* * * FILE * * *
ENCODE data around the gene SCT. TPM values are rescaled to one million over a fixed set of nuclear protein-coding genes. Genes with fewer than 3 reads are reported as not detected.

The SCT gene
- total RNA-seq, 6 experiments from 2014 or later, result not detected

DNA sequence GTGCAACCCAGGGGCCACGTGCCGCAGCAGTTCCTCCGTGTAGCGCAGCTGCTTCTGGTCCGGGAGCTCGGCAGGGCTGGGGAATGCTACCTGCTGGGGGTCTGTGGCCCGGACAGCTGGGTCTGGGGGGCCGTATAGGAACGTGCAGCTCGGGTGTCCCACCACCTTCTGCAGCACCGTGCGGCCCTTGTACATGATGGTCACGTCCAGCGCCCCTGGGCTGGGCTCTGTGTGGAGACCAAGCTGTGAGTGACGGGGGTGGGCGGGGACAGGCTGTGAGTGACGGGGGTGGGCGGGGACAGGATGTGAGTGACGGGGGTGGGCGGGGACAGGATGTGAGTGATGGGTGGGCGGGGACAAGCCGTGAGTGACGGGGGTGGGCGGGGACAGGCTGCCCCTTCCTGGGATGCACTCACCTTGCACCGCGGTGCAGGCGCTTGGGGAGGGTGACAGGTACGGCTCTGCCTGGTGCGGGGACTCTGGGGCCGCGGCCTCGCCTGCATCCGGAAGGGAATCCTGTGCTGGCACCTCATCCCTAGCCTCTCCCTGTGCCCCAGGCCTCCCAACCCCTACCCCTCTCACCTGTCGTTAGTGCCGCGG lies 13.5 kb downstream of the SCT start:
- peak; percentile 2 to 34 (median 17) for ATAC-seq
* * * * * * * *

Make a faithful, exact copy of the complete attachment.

ENCODE data around the gene SCT. TPM values are rescaled to one million over a fixed set of nuclear protein-coding genes. Genes with fewer than 3 reads are reported as not detected.

The SCT gene
- total RNA-seq, 6 experiments from 2014 or later, result not detected

DNA sequence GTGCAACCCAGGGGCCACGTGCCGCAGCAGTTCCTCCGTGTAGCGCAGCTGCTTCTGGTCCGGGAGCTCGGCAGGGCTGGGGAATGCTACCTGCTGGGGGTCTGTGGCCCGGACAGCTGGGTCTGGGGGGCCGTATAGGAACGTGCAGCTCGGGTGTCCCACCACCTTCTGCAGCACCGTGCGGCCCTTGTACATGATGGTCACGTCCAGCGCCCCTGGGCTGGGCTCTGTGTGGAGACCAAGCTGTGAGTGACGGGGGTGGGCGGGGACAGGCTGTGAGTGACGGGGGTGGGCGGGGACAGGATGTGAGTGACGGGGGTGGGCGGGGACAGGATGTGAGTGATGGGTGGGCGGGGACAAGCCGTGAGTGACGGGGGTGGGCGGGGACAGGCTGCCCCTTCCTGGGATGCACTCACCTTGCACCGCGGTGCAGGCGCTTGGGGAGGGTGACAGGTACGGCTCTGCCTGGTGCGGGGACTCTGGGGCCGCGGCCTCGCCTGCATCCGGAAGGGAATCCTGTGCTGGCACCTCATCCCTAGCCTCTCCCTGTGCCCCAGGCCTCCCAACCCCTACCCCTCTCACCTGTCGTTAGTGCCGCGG lies 13.5 kb downstream of the SCT start:
- peak; percentile 2 to 34 (median 17) for ATAC-seq